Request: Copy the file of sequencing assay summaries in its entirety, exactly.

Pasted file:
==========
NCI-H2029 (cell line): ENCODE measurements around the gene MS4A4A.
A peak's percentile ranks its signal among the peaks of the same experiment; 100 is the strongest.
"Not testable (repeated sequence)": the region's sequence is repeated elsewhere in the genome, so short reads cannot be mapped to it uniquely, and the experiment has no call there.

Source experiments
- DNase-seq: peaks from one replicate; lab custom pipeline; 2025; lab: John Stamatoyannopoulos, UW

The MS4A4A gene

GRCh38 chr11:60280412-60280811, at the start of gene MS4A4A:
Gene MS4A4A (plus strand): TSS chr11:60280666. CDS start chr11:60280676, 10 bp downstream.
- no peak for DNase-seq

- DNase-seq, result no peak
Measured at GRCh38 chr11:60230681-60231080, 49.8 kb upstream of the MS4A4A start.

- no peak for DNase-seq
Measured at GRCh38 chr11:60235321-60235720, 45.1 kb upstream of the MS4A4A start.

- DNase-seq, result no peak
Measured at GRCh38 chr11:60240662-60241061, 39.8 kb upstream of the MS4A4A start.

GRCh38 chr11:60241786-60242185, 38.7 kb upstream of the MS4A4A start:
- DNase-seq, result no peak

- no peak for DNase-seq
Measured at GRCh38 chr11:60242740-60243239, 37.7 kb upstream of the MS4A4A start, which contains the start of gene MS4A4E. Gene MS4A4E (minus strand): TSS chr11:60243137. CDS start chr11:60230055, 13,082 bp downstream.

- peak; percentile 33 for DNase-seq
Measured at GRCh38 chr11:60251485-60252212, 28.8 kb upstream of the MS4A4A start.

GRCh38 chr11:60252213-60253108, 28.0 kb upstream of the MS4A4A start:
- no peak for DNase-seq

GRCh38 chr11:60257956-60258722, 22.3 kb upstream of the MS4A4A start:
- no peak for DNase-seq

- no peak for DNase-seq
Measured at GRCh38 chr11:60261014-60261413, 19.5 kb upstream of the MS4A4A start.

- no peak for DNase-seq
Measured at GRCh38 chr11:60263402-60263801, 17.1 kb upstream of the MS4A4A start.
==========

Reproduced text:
NCI-H2029 (cell line): ENCODE measurements around the gene MS4A4A.
A peak's percentile ranks its signal among the peaks of the same experiment; 100 is the strongest.
"Not testable (repeated sequence)": the region's sequence is repeated elsewhere in the genome, so short reads cannot be mapped to it uniquely, and the experiment has no call there.

Source experiments
- DNase-seq: peaks from one replicate; lab custom pipeline; 2025; lab: John Stamatoyannopoulos, UW

The MS4A4A gene

GRCh38 chr11:60280412-60280811, at the start of gene MS4A4A:
Gene MS4A4A (plus strand): TSS chr11:60280666. CDS start chr11:60280676, 10 bp downstream.
- no peak for DNase-seq

- DNase-seq, result no peak
Measured at GRCh38 chr11:60230681-60231080, 49.8 kb upstream of the MS4A4A start.

- no peak for DNase-seq
Measured at GRCh38 chr11:60235321-60235720, 45.1 kb upstream of the MS4A4A start.

- DNase-seq, result no peak
Measured at GRCh38 chr11:60240662-60241061, 39.8 kb upstream of the MS4A4A start.

GRCh38 chr11:60241786-60242185, 38.7 kb upstream of the MS4A4A start:
- DNase-seq, result no peak

- no peak for DNase-seq
Measured at GRCh38 chr11:60242740-60243239, 37.7 kb upstream of the MS4A4A start, which contains the start of gene MS4A4E. Gene MS4A4E (minus strand): TSS chr11:60243137. CDS start chr11:60230055, 13,082 bp downstream.

- peak; percentile 33 for DNase-seq
Measured at GRCh38 chr11:60251485-60252212, 28.8 kb upstream of the MS4A4A start.

GRCh38 chr11:60252213-60253108, 28.0 kb upstream of the MS4A4A start:
- no peak for DNase-seq

GRCh38 chr11:60257956-60258722, 22.3 kb upstream of the MS4A4A start:
- no peak for DNase-seq

- no peak for DNase-seq
Measured at GRCh38 chr11:60261014-60261413, 19.5 kb upstream of the MS4A4A start.

- no peak for DNase-seq
Measured at GRCh38 chr11:60263402-60263801, 17.1 kb upstream of the MS4A4A start.